This siheyuan was built 90 years ago for a merchant; it is 11 m wide, 24 m deep, with a total floor area of 400 m2 (two partial stories). The building is facing the main road, where the shop has been arranged at the front and residential area at the back. The house is mainly north—south facing with a small deviation to the east; it gets adequate shading from the east and the west side benefiting from its intermediate location. The small courtyard is the key functional space within the entire building that connects the front shop and the residence. Firstly, being a deep plan, the skylights bring sufficient daylight into the house, allowing hot air to escape through the top so as to ventilate the building (Figure 32, Figure 33, Figure 34). Interestingly, a limestone (Figure 30 blue circle) can be usually found in the semi-opened courtyard, and its purpose is two-fold: weather forecasting and a place to chop firewood. This is because in warm and humid climates, tiny water drops can be seen on the cold limestone surface before it rains and the floor is usually made from bricks, which do not provide a strong enough surface for chopping firewood [19].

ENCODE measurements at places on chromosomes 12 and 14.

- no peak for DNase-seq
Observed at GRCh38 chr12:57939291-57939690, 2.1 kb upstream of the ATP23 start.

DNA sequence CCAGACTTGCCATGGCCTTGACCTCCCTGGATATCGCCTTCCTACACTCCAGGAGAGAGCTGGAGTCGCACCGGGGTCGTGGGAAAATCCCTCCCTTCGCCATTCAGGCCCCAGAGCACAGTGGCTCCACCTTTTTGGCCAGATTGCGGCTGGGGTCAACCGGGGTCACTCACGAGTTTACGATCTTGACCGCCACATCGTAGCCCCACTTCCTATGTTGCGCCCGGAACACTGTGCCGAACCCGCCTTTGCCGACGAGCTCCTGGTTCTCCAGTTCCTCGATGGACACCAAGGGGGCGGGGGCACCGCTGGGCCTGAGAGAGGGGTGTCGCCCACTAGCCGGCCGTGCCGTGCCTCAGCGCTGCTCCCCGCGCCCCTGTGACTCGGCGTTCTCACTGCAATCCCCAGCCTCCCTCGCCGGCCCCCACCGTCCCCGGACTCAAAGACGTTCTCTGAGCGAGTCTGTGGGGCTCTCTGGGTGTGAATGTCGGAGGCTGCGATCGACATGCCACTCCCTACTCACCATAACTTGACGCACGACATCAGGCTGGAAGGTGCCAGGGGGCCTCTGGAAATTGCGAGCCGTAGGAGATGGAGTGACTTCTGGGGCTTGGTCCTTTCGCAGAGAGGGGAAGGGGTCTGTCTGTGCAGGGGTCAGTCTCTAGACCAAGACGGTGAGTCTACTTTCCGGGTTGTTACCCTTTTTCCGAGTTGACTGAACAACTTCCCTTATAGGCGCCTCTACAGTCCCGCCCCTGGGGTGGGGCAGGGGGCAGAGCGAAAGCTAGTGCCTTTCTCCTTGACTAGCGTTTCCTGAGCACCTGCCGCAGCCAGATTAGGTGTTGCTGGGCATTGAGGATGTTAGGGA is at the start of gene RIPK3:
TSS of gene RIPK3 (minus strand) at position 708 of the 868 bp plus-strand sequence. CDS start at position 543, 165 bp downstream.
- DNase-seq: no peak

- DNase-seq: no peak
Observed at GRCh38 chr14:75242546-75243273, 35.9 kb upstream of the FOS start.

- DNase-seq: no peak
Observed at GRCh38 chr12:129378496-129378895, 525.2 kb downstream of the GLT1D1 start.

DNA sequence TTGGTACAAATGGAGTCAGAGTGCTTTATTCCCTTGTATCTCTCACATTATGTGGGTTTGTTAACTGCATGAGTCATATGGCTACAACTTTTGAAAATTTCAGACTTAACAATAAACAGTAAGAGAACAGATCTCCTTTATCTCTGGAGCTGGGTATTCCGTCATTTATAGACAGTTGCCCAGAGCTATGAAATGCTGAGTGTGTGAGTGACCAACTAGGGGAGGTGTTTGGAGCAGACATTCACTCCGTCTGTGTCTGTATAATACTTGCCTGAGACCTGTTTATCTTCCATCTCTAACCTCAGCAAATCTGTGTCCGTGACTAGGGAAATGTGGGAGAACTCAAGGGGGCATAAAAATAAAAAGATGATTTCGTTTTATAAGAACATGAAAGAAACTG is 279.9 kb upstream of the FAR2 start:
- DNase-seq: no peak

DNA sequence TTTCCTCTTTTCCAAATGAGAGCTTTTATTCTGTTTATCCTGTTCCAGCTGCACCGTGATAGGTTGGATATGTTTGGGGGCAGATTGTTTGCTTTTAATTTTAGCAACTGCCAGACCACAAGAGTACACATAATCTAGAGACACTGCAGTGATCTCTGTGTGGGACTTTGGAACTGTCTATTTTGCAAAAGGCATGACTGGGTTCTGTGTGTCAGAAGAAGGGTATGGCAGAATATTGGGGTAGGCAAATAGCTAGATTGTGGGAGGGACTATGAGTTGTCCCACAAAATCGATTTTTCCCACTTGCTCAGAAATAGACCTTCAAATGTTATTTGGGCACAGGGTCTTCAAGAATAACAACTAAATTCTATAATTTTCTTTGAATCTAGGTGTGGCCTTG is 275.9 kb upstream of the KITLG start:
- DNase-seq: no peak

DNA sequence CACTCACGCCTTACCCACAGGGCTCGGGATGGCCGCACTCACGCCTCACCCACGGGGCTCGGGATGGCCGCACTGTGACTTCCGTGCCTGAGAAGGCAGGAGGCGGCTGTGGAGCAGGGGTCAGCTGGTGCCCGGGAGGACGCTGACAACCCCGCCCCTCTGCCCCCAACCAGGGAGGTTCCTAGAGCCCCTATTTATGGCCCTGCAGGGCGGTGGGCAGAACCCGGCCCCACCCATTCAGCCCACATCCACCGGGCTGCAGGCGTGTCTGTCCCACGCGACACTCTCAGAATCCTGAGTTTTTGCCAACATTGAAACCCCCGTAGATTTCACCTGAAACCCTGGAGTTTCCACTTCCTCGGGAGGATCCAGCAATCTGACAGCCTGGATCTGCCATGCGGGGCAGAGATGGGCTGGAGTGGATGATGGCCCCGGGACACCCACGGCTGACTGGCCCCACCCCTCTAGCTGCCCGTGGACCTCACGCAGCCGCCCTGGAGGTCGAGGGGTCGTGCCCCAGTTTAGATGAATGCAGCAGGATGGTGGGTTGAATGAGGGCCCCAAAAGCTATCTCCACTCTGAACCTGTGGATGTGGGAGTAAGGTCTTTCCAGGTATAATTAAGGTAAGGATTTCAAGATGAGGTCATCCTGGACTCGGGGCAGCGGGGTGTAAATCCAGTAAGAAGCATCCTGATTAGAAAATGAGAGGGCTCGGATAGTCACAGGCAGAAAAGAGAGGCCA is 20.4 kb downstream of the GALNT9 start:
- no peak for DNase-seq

The passive strategies used in the vernacular architecture indicate a warm and humid climate. Wuhan (30°35’ N, 114°18’ E) is representative of the cities within this region, since it is located in the subtropical humid climate zone and has four distinct seasons with a signature warm and humid summer. It is generally an industrial and educational city with a population of 7.8 million people, covering an area of 8,500 km2, of which the urban area covers 4,000 km2 [16].